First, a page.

Host Rosie Wright, of EuroNews Morning Show interviewed me today. I explain how Nord Stream 2 AG’s plan to lay 2.6 kilometers of pipe in shallow German waters actually shows that US sanctions have effectively killed this German-Russian mega natural gas project designed to help both countries avoid shipping/receiving gas that transits Ukraine (mostly), Belarus and Poland.
The pipeline is not bringing “new” gas to Europe, but is designed to end Gazprom’s (the Russian-state gas export monopoly) having to ship its gas exported to Europe across regions which Putin’s regime wants to subvert and pressure (including by military means) back into the Russian orbit. Ukraine and Belarus.
Berlin for its part, does not want to risk the EU’s gas supply by standing up to Moscow’s subversion against Ukraine and Belarus. The USA (i.e., Congress, on a bipartisan basis, and not Trump) has imposed harsh sanctions that are succeeding in stopping completion of the project. The Biden administration will not alter this reality; Biden has opposed this project and always championed the cause of Ukraine reform and independence from Russian dominance, in favor of moving towards the EU.
Note: EuroNews is the most watched news in Europe, reaching 135 million viewers/month. — Comments and critiques most welcomed, either below, or privately to twod-at-umich.edu. — Best, Tom O’D.
My analysis of the US-German crisis over Nord Stream 2 and policy towards Russia, published in Washington by the American Institute for Contemporary German Studies (AICGS), 8 October 2020. Read it at AICGS website\. Or, continue here. Comments & Critiques welcomed (below or via email)
Nord Stream 2: Allies’ Crisis
Two decades of Washington-Berlin collisions over the Nord Stream 1 and now the Nord Stream 2 pipelines have come to crisis.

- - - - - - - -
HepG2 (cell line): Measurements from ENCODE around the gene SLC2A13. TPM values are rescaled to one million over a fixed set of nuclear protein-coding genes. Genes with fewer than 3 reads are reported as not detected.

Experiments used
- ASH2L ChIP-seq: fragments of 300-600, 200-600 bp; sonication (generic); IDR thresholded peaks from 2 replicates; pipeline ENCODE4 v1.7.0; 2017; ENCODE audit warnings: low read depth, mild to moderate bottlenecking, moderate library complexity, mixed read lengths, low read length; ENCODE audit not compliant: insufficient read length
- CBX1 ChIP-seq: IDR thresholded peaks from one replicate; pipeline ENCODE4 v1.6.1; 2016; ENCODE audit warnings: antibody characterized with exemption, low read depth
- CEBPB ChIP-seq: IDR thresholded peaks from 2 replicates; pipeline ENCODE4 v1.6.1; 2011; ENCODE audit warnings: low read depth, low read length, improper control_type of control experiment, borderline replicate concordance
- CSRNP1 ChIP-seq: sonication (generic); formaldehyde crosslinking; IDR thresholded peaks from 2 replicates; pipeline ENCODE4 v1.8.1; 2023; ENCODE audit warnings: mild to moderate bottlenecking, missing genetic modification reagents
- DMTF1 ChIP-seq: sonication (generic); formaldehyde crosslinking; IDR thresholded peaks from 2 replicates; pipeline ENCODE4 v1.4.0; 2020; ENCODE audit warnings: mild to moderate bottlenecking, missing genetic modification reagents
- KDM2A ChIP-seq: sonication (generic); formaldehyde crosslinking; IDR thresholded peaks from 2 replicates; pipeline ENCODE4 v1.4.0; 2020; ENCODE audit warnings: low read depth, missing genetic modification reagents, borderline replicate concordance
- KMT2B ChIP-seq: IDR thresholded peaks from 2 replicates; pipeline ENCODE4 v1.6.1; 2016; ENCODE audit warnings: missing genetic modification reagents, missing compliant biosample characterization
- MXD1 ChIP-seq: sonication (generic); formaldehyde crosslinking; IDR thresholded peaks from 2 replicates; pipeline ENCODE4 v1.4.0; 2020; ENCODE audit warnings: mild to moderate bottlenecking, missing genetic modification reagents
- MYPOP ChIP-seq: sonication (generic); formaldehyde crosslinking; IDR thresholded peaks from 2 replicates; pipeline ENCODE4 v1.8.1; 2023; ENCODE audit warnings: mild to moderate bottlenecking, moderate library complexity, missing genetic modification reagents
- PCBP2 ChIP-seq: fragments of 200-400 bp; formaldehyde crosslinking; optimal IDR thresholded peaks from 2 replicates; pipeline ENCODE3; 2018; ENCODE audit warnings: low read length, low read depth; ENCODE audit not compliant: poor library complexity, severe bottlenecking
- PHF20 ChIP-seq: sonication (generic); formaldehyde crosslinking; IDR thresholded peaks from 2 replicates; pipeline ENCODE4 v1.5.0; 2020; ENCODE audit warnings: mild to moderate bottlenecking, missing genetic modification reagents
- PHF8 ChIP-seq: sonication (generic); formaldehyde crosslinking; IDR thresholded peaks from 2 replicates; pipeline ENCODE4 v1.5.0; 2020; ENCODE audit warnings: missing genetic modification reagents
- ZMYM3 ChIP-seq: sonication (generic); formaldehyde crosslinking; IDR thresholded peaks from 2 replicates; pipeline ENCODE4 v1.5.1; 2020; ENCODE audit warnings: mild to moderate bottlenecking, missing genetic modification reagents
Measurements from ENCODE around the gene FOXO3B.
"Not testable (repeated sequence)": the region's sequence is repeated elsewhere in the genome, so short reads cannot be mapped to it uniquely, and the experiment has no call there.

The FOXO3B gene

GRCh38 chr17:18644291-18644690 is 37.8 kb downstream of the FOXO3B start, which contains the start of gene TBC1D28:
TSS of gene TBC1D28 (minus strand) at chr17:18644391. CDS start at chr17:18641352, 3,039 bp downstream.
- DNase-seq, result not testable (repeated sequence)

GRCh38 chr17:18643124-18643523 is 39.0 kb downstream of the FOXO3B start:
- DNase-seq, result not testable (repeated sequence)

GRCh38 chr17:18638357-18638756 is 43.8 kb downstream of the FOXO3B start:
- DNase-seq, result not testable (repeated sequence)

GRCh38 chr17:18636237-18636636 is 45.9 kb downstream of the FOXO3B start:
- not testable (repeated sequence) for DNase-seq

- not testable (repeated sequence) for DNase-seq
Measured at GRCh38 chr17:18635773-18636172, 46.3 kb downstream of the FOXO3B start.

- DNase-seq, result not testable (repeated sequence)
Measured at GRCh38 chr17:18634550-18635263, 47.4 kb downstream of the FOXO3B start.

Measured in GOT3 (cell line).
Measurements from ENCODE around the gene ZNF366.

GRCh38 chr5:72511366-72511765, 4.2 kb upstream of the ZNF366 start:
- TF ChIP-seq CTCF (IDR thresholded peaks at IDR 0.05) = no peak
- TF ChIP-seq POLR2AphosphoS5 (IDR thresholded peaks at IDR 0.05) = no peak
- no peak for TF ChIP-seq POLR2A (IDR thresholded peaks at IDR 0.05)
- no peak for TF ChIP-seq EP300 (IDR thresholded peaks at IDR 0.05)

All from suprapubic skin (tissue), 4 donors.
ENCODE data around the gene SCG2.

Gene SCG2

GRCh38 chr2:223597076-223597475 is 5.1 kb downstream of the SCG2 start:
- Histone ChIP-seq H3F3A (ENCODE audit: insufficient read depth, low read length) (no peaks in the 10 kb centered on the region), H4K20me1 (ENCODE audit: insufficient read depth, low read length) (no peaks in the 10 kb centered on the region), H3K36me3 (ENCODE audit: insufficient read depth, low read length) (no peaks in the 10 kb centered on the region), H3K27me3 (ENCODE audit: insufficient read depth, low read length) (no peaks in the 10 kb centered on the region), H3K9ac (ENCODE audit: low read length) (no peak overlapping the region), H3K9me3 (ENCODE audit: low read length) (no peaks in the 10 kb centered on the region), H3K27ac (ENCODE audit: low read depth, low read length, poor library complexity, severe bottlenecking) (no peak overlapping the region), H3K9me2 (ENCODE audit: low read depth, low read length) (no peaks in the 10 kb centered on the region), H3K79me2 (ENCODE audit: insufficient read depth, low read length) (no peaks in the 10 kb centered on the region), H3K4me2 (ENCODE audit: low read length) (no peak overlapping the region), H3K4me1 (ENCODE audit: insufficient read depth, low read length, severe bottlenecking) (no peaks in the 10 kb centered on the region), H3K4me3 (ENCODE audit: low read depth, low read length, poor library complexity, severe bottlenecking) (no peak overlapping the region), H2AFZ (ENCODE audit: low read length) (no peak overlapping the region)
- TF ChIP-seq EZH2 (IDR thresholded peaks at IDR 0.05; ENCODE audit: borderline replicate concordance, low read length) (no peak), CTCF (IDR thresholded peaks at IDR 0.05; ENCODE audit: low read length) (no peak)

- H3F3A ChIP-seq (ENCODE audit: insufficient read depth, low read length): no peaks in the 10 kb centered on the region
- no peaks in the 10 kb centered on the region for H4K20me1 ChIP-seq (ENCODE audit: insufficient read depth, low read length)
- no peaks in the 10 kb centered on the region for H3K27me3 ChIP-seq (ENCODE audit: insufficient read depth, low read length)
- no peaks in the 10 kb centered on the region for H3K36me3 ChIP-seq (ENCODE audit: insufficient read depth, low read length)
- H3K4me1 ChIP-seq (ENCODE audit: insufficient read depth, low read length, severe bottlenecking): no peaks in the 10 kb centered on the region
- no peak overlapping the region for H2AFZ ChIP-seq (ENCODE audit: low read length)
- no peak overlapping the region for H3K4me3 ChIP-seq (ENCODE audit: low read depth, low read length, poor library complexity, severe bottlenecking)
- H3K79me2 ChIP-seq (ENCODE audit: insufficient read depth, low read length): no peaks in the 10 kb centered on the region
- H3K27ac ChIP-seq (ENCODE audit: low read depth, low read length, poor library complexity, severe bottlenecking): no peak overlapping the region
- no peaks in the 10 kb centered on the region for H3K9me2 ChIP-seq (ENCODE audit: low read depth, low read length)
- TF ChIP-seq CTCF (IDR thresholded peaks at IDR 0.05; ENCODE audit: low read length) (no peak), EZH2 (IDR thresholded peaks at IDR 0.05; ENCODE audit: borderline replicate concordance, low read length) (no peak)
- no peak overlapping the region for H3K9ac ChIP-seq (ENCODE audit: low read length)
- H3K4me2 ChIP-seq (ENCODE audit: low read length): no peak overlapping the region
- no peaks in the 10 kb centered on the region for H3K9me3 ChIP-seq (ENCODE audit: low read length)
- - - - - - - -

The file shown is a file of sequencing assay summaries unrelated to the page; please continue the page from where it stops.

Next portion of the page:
The U.S. Congress stopped Nord Stream 2 construction in December 2019 by enacting sanctions under the Protecting Europe’s Energy Security Act (PEESA), and is poised to enact a much harsher “Clarification” of PEESA, sanctioning any entity that resumes or aids in resuming construction in the Baltic Sea. German officials insist the project will, nonetheless, be completed, denouncing U.S. sanctions as “extraterritorial” interference in “European sovereignty.”
In reality, the project appears dead. Statements by businesses interests, as opposed to political actors, support this. To resume construction, companies, ports, officials, and insurers would require guarantees against ruin, including being personally sanctioned, which is difficult to imagine the German state providing. And there is no evidence of preparations to do so. Nevertheless, Russia’s Gazprom continues preparations to resume work.
Complicating matters, the U.S. Congress, having mandated sanctions against the pipeline, would have to approve any compromise. On the other side, the German Bundestag roundly “savaged” a motion by the Green Party to abandon Nord Stream 2 in response to Navalny’s poisoning, unprecedentedly uniting the CDU/CSU of Chancellor Merkel and her SPD coalition partners with both the far-left Die Linke and far-right Alternative for Deutschland.